The first block focused on basic premises and strategies. On the one hand, questions were asked about the training offers that were actually available and, on the other hand, about indicators relating to the basic strategies of the internationalization of HR functions already explained in the theoretical part (e.g. role of the parent company in the management of training offers, involvement of different workforce groups in qualification measures). The aim of the second thematic block was to mirror the German training patterns using criteria of the occupational concept (see above) on the training activities of the foreign branch in the respective country context. The third block, with its open character, served the purpose of pure exploration for past experiences, current topics and future challenges (e.g. demographics, Economic development). The interview partner was given the opportunity to talk freely about the points that were relevant to him.

Since the environmental conditions for training in Japan, China and India are different, the questions were adapted to the local conditions accordingly. However, the central research criteria were applied in all three countries.

In 2011 and 2012, the main examinations were carried out on the basis of pre-tests carried out in all three countries. For this purpose, all German companies in each of the three countries that met the following premises were written to in advance: The regions were selected for reasons of research economics on the basis of the greatest possible density of German companies. With regard to the company size on site, it was assumed that there would be at least around one hundred employees in order to even enable the potential for real training or the like. With regard to the choice of industry, a clear differentiation of the findings had to be dispensed with afterwards, given the relatively small number of people who were willing to interview, in contrast to the number contacted.Footnote5

The training experts were visited by an interviewer on site and also questioned there. The sum of the interviews was carried out by three researchers who, on the one hand, had previously gone through a mutual calibration process and, on the other hand, were able to speak German and English in the respective national language. Experts were considered to be people who, based on many years of experience in a special field, hold a special function (cf. Mieg and Näf 2005 , p. 7; Flick 2007, P. 218). Decision-makers (e.g. HR managers, training managers) for the area of ​​training and further education in the respective host country were asked as interview partners. The nationality of these people did not matter as the research approach excluded such a restriction. One interview round was carried out for each company, in which an expert with a maximum of three experts took part.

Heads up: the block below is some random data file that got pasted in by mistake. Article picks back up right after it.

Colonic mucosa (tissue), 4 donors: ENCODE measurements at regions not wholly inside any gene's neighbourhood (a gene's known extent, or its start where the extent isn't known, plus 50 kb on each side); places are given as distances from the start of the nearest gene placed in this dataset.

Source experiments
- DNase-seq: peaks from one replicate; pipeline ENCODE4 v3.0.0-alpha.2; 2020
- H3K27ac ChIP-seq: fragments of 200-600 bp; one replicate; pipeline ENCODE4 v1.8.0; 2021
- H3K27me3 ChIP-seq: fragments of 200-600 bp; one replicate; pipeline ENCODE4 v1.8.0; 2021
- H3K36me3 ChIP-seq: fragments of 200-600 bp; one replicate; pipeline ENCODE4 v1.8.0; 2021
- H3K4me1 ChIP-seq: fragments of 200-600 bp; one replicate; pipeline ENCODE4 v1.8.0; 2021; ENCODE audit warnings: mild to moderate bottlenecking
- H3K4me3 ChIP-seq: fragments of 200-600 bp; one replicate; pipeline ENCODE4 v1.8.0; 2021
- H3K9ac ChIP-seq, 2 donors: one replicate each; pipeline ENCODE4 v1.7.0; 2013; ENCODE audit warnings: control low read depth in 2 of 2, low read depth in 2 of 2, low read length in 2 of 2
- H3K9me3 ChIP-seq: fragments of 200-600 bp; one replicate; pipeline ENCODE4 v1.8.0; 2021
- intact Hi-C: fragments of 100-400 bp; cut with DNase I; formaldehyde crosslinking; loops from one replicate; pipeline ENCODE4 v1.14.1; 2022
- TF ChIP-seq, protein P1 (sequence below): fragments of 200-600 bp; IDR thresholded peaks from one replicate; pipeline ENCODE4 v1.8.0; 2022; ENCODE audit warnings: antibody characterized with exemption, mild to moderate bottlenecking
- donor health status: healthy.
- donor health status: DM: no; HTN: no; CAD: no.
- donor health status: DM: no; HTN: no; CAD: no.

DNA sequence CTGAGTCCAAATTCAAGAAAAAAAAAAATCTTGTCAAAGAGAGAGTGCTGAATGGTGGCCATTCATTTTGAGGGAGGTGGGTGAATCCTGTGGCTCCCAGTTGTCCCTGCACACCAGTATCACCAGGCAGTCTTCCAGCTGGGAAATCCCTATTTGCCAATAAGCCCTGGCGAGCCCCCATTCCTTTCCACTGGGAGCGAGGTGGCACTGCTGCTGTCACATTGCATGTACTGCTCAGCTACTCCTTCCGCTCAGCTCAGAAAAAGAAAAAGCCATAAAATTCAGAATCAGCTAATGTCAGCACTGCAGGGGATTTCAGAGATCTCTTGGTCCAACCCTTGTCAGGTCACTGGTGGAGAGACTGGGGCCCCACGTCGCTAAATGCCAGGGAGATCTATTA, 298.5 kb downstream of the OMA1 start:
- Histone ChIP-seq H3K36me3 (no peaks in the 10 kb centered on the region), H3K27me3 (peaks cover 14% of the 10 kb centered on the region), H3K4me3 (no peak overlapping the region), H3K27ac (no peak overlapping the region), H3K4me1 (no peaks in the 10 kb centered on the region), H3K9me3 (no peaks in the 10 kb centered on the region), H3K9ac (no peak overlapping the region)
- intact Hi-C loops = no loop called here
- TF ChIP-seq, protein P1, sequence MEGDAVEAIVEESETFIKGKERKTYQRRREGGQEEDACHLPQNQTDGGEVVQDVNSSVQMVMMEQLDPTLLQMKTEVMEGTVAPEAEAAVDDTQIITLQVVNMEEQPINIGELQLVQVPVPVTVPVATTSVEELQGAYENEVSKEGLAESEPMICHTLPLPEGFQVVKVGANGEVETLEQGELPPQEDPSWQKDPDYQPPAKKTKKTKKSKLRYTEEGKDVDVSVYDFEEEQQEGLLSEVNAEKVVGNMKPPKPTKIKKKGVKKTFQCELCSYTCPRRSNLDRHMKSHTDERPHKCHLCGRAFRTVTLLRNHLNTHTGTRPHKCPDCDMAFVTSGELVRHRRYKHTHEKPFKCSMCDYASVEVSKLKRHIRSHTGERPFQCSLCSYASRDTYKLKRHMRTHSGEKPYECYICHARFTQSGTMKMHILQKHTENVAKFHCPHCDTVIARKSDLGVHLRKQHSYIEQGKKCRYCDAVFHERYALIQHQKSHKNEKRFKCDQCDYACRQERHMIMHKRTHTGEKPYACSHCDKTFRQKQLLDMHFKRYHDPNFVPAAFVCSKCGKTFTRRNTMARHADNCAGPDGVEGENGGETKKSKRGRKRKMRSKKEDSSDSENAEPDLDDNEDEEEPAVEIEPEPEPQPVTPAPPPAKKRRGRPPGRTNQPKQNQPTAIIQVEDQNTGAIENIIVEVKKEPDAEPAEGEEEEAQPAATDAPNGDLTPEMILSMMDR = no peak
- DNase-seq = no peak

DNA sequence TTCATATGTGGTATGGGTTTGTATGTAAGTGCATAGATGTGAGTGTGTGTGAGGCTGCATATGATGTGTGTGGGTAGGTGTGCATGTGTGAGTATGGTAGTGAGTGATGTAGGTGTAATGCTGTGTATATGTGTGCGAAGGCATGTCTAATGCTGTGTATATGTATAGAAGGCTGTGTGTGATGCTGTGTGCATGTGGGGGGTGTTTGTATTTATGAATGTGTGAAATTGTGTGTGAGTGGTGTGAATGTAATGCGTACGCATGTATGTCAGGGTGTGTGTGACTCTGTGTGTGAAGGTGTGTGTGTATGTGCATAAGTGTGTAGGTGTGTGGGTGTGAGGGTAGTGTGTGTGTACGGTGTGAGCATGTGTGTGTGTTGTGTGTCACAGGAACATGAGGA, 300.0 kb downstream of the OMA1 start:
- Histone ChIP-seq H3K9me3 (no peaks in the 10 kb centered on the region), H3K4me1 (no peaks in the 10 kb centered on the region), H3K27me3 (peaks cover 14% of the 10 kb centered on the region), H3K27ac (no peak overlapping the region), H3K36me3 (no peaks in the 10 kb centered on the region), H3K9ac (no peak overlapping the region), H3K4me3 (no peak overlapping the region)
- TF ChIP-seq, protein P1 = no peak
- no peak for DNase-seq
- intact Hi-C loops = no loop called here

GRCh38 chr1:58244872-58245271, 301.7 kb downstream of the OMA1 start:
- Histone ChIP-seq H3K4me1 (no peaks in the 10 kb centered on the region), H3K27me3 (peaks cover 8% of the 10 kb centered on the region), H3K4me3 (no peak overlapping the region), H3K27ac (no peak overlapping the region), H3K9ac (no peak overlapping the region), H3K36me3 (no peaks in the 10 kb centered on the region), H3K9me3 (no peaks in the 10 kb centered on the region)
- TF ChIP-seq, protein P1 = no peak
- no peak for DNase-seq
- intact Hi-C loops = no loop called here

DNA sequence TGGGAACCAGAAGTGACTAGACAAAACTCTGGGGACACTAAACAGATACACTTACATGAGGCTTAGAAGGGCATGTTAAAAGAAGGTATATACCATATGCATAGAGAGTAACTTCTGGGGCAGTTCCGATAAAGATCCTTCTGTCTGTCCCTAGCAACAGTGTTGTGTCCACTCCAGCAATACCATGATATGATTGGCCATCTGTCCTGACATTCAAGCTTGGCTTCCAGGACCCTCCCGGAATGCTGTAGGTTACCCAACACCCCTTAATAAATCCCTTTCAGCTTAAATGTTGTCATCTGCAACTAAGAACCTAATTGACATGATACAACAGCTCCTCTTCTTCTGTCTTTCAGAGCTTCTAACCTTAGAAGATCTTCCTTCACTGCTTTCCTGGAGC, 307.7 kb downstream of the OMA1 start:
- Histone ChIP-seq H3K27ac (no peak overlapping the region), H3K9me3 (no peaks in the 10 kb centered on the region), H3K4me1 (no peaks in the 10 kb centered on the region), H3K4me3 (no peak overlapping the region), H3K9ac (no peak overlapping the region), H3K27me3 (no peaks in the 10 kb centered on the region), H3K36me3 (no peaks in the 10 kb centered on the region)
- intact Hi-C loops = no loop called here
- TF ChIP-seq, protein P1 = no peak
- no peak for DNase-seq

In Japan, interviews were conducted in five companies in the Tokyo region. In India fifteen interviews with companies in the state of Tamil Nadu (southern India) and in China interviews with eleven German companies in the Shanghai region were conducted.Footnote6th

The interviews lasted between 60 and 80 minutes. In consultation with the experts, all interviews were recorded on tape and then partially transcribed.Footnote7th

Presentation of the findings

In the following, the generated findings are presented separately by country and reflected in the country-specific context. Against the background that no comprehensive picture of the country-specific characteristics of the education system, labor market and society can be sketched and that at the same time a certain episodic nature is inherent in the qualitative findings, central aspects with regard to research questions and typology are dealt with here singularly, the classification and evaluation the findings are then made in Chap. 5.

German companies in Japan

In Japan, interviews were carried out in five large companies in the Tokyo region. The surveyed companies can be assigned to the financial and logistics services, the manufacturing industry and the certification service.

If “training activities” are mentioned, this focus must first be put into perspective after evaluating the results: none of the companies examined are training school leavers. A bundle of z. T. to cite interdependent reasons. Due to the Japanese education system, there is no institutional framework to train Japanese students according to German ideas (i.e. according to the professional principle). This host country effect is made clear by the statement made by the interviewee from company J1: “[Training] is not formalized here anyway. And it has already been attempted via the chamber [German Chamber of Commerce and Industry in Japan, cf. Alexander and Bals 1993, Note d. Ed.] To introduce such programs, which was not very successful. ”Furthermore, the high costs for teaching staff, infrastructure, etc. that such training would incur as a reason not to train pupils were given. The young age of Japanese school leavers was also cited as an obstacle. On the one hand, this leads to an increased duty of care on the part of companies and, on the other hand, results in a relatively high drop-out rate among young people, as the students are not yet mature enough to enter the world of work. Overall, for these reasons, the companies examined do not consider the training of students to be profitable.

Furthermore, three of the five companies examined do not even employ university graduates. Here, too, the qualification of the Japanese graduates, who are very inexperienced in practice, is not seen as economically sensible: “To put it quite frankly, on the fact that the people here come with an unfamiliar education, they come to an education that actually does not lead to our activity. We are not prepared for that to compensate now ”(Company J3).